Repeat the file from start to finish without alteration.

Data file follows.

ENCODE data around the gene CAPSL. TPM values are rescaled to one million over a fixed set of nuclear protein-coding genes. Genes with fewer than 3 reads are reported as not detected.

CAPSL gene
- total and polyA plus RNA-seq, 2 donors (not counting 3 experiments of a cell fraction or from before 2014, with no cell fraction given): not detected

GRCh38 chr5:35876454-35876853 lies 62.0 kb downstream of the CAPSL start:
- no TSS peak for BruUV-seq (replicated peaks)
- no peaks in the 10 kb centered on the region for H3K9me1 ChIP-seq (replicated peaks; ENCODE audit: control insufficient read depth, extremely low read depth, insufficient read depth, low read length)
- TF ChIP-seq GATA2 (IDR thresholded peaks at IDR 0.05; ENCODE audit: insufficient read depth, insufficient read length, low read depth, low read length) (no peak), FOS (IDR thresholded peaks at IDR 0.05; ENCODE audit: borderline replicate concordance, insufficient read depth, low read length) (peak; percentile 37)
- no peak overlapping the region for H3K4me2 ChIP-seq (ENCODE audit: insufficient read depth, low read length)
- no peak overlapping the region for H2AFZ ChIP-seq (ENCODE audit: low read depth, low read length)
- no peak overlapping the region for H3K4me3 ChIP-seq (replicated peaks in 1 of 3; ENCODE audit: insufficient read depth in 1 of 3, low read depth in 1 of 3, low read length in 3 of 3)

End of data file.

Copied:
ENCODE data around the gene CAPSL. TPM values are rescaled to one million over a fixed set of nuclear protein-coding genes. Genes with fewer than 3 reads are reported as not detected.

CAPSL gene
- total and polyA plus RNA-seq, 2 donors (not counting 3 experiments of a cell fraction or from before 2014, with no cell fraction given): not detected

GRCh38 chr5:35876454-35876853 lies 62.0 kb downstream of the CAPSL start:
- no TSS peak for BruUV-seq (replicated peaks)
- no peaks in the 10 kb centered on the region for H3K9me1 ChIP-seq (replicated peaks; ENCODE audit: control insufficient read depth, extremely low read depth, insufficient read depth, low read length)
- TF ChIP-seq GATA2 (IDR thresholded peaks at IDR 0.05; ENCODE audit: insufficient read depth, insufficient read length, low read depth, low read length) (no peak), FOS (IDR thresholded peaks at IDR 0.05; ENCODE audit: borderline replicate concordance, insufficient read depth, low read length) (peak; percentile 37)
- no peak overlapping the region for H3K4me2 ChIP-seq (ENCODE audit: insufficient read depth, low read length)
- no peak overlapping the region for H2AFZ ChIP-seq (ENCODE audit: low read depth, low read length)
- no peak overlapping the region for H3K4me3 ChIP-seq (replicated peaks in 1 of 3; ENCODE audit: insufficient read depth in 1 of 3, low read depth in 1 of 3, low read length in 3 of 3)